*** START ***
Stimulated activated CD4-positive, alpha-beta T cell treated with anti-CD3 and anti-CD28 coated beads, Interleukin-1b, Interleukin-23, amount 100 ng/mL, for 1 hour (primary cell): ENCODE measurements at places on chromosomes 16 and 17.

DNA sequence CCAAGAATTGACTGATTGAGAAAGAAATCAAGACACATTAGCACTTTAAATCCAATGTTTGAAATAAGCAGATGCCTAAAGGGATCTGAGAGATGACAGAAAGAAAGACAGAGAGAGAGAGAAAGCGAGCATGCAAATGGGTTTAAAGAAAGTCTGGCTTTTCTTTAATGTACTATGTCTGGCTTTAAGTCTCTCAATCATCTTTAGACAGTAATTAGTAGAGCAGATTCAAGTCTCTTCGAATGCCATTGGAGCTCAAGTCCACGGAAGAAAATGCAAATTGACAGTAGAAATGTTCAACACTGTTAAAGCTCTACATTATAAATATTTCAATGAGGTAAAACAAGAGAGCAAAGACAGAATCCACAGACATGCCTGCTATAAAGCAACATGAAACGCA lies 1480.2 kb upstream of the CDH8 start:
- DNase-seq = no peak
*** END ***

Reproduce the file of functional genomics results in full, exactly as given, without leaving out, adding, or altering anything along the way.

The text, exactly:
Stimulated activated CD4-positive, alpha-beta T cell treated with anti-CD3 and anti-CD28 coated beads, Interleukin-1b, Interleukin-23, amount 100 ng/mL, for 1 hour (primary cell): ENCODE measurements at places on chromosomes 16 and 17.

DNA sequence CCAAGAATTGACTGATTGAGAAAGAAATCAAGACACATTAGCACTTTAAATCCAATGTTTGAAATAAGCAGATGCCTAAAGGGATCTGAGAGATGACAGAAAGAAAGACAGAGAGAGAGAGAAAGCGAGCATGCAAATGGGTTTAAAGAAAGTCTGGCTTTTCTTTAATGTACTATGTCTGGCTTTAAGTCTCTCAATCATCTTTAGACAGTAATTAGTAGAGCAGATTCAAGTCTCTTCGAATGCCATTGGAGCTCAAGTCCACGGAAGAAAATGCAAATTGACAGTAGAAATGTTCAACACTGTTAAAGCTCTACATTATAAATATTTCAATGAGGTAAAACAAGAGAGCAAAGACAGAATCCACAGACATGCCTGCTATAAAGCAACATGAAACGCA lies 1480.2 kb upstream of the CDH8 start:
- DNase-seq = no peak